• A note on honey: I have been keeping bees for six years now, and I love it! I think honey is made of magic: small insects all working together for a common cause, visiting thousands of flowers throughout the spring and summer to gather nectar. Their tiny wings beat, over and over, dehydrating the nectar into honey. Honey is a gift from the flowers and the bees! I recommend raw, local honey as it contains more pollen, enzymes and other micronutrients. Honey is anti-bacterial, humectant and anti-inflammatory, making it soothing to sore throats and respiratory irritations. It is full of antioxidants, vitamins, and minerals. Due to risk of botulism, children under one year old should avoid honey. Please support the bees by choosing to buy ethically produced honey.

Make an Herbal Support Formula: 

Use the following categories for your formula: Immune support, Adaptogens, Respiratory tonics, Herbs for the Nervous System. 

Immune Support Herbs: can be used on a regular basis to strengthen and support the immune system

  • Herbs: Ashwaganda (Withania somnifera), Astragalus (Astragalus propinquus, A. membranaceus or A. mongholicus), Cordyceps (Ophiocordyceps sinensis), Eleuthero (Eleutherococcus senticosus), Holy basil or Tulsi (Ocimum tenuiflorum), Rhodiola (Rhodiola rosea), Garlic, fresh crushed is best (Allium sativum), Ginger, fresh is best (Zingiber officinalis)
  • Mushrooms: Reishi (Ganoderma lucidum), Shiitake (Lentinula edodes), Turkey tail (Trametes versicolor), Maitake (Grifola frondosa), Chaga (Inonotus obliquus)

Adaptogens: help the body, particularly the limbic system, adapt to stress and maintain balance. They are especially helpful during times of continual stress. Many adaptogens also support health immune function in the body. I have listed those separately below. 

  • Herbs: Devil’s club (Oplopanax horridus), American ginseng (Panax Quinquefolium), Red ginseng (Panax ginseng), Aralia nudicalis, Shatavari (Asparagus racemosus), Gotu kola (Centella asiatica)
  • Adaptogens with immune supportive functions: Ashwaganda (Withania somnifera), Eleuthero (Eleutherococcus senticosus), Rhodiola (Rhodiola rosea), Holy basil, or Tulsi (Ocimum tenuiflorum), Reishi (Ganoderma lucidum), Codonopsis (Codonopsis pilosula), Schizandra (Schizandra  chinensis)

Respiratory Tonics: long term supporters and strengtheners of the respiratory system

  • Herbs:  Mullein (Verbascum thapsus), Astragalus (Astragalus propinquus, A. membranaceus or A. mongholicus), Marshmallow (Althea officinalis, other mallow species can work well too), Licorice (Glycyrrhiza spp.), Violet (Viola spp.), Plantain (Plantago spp.)

Herbs for the Nervous System:Many herbs can help to calm and support the nervous system. In my experience, this category of herbs seems to be the quirkiest and can affect each person differently. For instance, one person can use valerian for better sleep, but for someone else it has the opposite effect and might keep them awake. This is called a paradoxical reaction. If you find that one relaxing herb is not working for you, please try another, as it may work better!  Relaxing and tonic herbs for the nervous system can be taken throughout the day (instead of just at night) to help maintain a peaceful calm.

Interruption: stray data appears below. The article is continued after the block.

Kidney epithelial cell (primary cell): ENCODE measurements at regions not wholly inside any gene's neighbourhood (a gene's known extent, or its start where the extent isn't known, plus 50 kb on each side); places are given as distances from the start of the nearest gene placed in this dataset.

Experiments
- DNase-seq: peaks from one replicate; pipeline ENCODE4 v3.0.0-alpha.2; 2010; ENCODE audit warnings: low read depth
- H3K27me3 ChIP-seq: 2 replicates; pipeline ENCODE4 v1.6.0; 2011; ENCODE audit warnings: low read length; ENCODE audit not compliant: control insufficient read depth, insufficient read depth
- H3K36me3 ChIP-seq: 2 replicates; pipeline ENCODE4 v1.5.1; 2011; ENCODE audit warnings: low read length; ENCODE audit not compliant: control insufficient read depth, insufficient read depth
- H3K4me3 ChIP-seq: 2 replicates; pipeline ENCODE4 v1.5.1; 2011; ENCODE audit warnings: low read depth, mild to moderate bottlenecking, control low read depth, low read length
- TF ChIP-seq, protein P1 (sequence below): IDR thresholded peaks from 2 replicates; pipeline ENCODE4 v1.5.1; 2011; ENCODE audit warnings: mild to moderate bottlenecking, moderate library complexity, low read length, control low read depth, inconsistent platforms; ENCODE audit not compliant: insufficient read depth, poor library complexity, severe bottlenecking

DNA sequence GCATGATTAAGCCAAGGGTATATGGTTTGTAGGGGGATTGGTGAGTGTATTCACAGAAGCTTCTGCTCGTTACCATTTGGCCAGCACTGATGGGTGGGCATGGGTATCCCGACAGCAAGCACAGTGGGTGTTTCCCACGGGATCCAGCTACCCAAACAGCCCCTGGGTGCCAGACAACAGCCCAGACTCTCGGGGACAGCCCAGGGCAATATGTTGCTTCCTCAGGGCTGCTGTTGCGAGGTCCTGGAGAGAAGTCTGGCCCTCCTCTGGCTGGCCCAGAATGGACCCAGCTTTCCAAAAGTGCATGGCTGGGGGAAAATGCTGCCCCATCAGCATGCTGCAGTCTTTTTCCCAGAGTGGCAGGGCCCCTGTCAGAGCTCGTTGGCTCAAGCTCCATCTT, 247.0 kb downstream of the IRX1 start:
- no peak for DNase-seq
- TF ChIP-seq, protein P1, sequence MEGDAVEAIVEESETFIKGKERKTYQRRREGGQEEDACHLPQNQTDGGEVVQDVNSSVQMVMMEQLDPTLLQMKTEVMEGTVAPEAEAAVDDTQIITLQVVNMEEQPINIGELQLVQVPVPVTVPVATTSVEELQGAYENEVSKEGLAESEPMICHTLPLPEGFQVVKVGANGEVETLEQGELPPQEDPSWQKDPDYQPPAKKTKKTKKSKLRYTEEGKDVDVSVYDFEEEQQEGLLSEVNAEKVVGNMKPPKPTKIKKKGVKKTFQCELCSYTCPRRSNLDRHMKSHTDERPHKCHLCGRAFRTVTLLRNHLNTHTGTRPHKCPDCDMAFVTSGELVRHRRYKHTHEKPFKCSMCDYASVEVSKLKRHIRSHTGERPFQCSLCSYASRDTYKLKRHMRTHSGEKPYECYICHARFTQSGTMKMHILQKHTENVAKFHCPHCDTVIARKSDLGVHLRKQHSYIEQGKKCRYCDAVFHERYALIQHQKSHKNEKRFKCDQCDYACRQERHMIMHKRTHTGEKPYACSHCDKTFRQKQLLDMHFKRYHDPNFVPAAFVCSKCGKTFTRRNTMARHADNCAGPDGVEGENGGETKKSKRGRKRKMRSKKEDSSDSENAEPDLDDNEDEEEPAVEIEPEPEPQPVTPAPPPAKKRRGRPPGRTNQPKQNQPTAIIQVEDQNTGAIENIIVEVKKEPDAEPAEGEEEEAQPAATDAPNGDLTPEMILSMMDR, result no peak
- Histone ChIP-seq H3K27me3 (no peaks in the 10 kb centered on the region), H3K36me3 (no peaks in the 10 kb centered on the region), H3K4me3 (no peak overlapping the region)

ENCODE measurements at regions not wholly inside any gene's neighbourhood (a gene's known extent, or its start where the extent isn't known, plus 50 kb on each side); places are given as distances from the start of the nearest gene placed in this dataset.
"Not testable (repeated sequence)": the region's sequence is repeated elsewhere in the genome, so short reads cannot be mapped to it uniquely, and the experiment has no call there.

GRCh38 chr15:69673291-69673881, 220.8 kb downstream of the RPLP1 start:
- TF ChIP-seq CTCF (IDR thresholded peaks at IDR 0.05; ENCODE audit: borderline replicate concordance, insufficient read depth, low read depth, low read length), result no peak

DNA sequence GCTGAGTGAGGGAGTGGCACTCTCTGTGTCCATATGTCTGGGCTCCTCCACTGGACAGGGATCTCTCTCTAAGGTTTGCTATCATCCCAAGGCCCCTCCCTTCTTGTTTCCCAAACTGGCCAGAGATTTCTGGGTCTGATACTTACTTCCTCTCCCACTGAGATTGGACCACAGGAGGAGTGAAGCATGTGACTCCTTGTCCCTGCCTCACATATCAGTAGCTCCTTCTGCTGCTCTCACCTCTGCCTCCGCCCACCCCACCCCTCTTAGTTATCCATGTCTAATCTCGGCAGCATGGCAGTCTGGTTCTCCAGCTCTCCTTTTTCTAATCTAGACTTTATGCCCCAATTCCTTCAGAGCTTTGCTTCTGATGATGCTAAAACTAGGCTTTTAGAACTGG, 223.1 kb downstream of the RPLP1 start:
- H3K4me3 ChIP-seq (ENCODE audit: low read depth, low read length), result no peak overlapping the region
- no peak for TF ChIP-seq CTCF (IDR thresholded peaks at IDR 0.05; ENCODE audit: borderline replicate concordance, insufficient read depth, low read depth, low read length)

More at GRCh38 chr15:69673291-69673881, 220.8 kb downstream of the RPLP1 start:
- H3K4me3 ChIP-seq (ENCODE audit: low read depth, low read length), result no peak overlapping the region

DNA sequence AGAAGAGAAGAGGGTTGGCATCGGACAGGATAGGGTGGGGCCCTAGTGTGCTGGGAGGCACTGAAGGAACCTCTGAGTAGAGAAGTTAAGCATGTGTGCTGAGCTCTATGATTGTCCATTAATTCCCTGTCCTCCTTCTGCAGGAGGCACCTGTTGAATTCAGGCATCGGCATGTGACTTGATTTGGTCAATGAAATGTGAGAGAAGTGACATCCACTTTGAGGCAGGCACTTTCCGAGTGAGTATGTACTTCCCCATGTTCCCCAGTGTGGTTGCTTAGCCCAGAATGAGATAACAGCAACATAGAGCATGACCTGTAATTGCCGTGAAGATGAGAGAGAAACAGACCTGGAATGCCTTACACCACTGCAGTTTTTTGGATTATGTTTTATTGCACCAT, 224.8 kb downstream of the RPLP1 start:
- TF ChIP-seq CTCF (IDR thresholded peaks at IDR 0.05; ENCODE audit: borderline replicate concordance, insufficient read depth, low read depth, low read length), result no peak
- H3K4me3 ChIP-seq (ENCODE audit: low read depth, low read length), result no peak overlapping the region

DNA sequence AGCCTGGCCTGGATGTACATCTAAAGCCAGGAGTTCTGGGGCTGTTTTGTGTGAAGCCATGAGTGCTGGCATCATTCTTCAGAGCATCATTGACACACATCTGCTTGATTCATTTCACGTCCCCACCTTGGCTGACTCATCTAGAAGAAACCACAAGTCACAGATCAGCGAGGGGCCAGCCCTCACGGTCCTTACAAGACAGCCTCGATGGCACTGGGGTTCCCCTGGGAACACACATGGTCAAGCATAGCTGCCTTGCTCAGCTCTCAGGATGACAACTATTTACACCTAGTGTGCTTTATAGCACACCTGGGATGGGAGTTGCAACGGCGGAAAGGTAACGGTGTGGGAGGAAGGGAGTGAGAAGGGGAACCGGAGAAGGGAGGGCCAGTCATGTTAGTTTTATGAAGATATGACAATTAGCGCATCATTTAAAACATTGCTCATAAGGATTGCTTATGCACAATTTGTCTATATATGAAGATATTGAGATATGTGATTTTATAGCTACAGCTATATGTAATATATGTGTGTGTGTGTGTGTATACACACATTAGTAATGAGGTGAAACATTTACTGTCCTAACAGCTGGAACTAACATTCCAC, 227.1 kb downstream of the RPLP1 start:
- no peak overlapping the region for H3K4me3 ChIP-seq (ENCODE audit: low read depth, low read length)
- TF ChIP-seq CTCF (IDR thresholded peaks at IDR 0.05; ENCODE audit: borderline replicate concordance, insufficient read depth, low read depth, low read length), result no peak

• Nervous System Tonics: Oat seed (fresh seed tincture is best) (Avena spp.), Linden flower(Tilia spp.), St John’s Wort (Hypericum perforatum) (avoid if using some pharmaceuticals), Lemon balm (Melissa officinalis)
  • Relaxing Herbs: Skullcap (Scutellaria spp.), Passion flower (Passiflora incarnata), Motherwort (Leonurus cardiaca), Lavender (Lavandula spp.), Chamomile (Matricaria chamomilla), Black Cohosh (Actea racemosa) (Cultivated only, please), Catnip (Nepeta cataria), Kava (Piper methysticum) (Cultivated only, please and avoid if using some pharmaceuticals), Blue vervain (Verbana hastata), Damiana (Turnera diffusa), Wood betony (Stachys officinalis)
  • Sedating Herbs: Instead of being in the formula, these herbs are best used episodically in small doses or at night to encourage a peaceful sleep. (Relaxing herbs may also help with insomnia.) Valerian (Valeriana spp.), Hops (Humulus lupulus), Wild lettuce (Lactuca spp.), California poppy (Eschscholzia californica), Jamaican dogwood (Piscidia erythrina or P. piscipula)

Herbal Support Formula:

You can make this formula as a tea, capsule, pill or tincture. Include one herb from each of the below categories. If you are making a tincture formula, measure by volume (think measuring cup). All other formulas should be measured by weight.